Energy companies have been suing European governments for billions of euros to protect their fossil fuel investments in recent years via an obscure treaty adjudicated in secret arbitration courts. But that could be about to change.
France and the Netherlands announced their intention to exit the Energy Charter Treaty (ECT) last week saying it was not in line with climate goals. Italy pulled out in 2016, with Spain and Poland following in recent months. And more countries could follow, say analysts.
"You could definitely call it a revolt," said Lukas Schaugg, law analyst with the International Institute for Sustainable Development (IISD), a Canada-based think tank, of the recent exodus from the treaty. With the Netherlands having played an integral role in establishing the ECT, he called the decision to withdraw "a significant step."
With the Ukraine war-related energy crisis causing EU states to reactivate coal power plants, for example, governments needing to limit CO2 emissions want to neutralize the threat of litigation, which has been holding back climate policy.
"The war on European soil should not make us forget our climate requirements and our imperative to reduce our CO2 emissions," said French President Emmanuel Macron when announcing his country's exit from the ECT as a "strategy" to achieve climate goals.
Lawsuits pressure states to limit climate ambition
Set up in the 1990s to protect energy investments in former Soviet countries, the ECT, which has more than 50 signatories, allows investors to sue countries when energy policy changes threaten their investment.
A significant majority of the disputes have sought compensation from European Union states. And big emitters have lately targeted EU governments for phasing out fossil fuel energy in favor of renewables.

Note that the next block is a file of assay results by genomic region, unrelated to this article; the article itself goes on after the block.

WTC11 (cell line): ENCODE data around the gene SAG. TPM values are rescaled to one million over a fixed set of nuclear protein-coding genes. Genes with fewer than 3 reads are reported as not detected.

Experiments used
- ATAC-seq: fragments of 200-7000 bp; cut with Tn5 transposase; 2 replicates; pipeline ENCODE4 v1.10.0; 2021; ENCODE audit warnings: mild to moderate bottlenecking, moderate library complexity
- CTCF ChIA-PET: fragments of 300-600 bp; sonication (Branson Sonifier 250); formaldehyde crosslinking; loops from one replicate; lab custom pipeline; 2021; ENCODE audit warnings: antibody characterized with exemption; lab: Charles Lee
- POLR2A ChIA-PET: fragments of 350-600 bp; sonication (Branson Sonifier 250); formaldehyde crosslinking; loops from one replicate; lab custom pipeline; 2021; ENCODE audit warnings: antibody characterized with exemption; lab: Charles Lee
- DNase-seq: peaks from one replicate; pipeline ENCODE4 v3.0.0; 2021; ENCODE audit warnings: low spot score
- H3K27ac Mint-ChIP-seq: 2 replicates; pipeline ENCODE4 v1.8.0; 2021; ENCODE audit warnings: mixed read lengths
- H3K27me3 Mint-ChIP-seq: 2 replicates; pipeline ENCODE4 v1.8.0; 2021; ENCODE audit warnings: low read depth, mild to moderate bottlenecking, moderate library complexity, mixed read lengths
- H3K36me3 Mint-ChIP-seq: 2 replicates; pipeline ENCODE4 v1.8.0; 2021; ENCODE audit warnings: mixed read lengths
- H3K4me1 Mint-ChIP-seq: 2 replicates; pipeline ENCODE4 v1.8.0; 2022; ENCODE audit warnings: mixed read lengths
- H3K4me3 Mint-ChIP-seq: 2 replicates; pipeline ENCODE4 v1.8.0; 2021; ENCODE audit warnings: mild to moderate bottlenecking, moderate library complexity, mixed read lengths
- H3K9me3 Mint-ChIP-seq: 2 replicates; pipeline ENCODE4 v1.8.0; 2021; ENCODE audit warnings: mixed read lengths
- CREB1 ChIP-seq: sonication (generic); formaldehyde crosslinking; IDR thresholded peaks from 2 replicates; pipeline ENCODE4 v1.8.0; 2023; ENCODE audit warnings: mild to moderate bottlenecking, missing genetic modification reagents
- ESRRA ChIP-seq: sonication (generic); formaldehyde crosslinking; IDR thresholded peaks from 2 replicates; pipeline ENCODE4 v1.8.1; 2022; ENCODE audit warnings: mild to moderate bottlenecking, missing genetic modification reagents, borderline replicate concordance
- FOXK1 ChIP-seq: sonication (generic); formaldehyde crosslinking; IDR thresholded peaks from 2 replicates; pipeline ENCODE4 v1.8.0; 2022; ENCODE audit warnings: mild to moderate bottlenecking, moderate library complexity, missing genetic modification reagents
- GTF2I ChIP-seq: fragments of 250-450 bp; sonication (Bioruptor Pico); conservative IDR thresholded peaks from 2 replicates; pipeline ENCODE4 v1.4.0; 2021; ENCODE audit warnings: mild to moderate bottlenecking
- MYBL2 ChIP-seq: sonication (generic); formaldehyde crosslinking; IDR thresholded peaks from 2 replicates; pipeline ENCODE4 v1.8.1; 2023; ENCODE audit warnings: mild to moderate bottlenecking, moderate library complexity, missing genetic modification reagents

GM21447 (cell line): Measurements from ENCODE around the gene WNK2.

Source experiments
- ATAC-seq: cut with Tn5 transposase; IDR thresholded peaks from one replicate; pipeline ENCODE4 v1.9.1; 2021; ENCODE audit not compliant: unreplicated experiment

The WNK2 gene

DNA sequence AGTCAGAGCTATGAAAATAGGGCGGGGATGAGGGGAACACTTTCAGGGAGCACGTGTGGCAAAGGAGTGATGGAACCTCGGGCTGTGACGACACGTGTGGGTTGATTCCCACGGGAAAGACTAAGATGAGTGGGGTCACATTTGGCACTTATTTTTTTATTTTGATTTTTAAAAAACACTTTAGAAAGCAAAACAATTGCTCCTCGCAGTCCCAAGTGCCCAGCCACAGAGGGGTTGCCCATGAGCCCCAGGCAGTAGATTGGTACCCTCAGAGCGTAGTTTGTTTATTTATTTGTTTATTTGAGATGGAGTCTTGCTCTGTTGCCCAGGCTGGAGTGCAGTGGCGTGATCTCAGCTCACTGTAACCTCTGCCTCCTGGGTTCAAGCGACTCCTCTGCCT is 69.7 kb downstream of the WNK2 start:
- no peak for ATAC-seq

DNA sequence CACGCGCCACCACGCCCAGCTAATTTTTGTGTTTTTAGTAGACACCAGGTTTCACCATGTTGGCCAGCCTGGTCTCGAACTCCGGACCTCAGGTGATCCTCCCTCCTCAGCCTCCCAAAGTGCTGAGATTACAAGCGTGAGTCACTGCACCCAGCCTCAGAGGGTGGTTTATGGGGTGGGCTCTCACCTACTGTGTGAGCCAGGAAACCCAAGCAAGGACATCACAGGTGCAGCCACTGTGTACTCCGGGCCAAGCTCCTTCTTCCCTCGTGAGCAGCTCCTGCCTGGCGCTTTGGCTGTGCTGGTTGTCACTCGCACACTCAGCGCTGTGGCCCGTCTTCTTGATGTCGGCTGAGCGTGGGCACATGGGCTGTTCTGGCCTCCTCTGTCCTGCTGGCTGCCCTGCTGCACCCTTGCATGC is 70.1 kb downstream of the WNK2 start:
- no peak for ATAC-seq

For example, German energy companies RWE and UNIPER invoked the ECT to sue the Netherlands in 2021 for several billion euros in compensation for the country's 2030 coal power phaseout policy.
Fears that governments have limited the scale of emission cuts to avoid paying compensation were borne out when the French government seemingly reversed a decision to ban oil exploration after Canadian oil company Vermilion threatened to open an ECT dispute in 2017.
The litigation threat means Germany could be next to exit the ECT, said Paul de Clerck, economic justice coordinator for environmental group Friends of the Earth Europe.
Robert Habeck, German Vice Chancellor and economy and climate minister, "has repeatedly expressed his critical position on the ECT and its possible negative effects on climate action," according to a statement from his ministry.
New treaty reforms won't solve ECT problems
According to Yamina Saheb, a lead author on the UN report documenting the latest science on the climate crisis and a former ECT employee, the litigation threat under the ECT has hamstrung climate policy to the point where the EU can "wave bye-bye to carbon neutrality targets."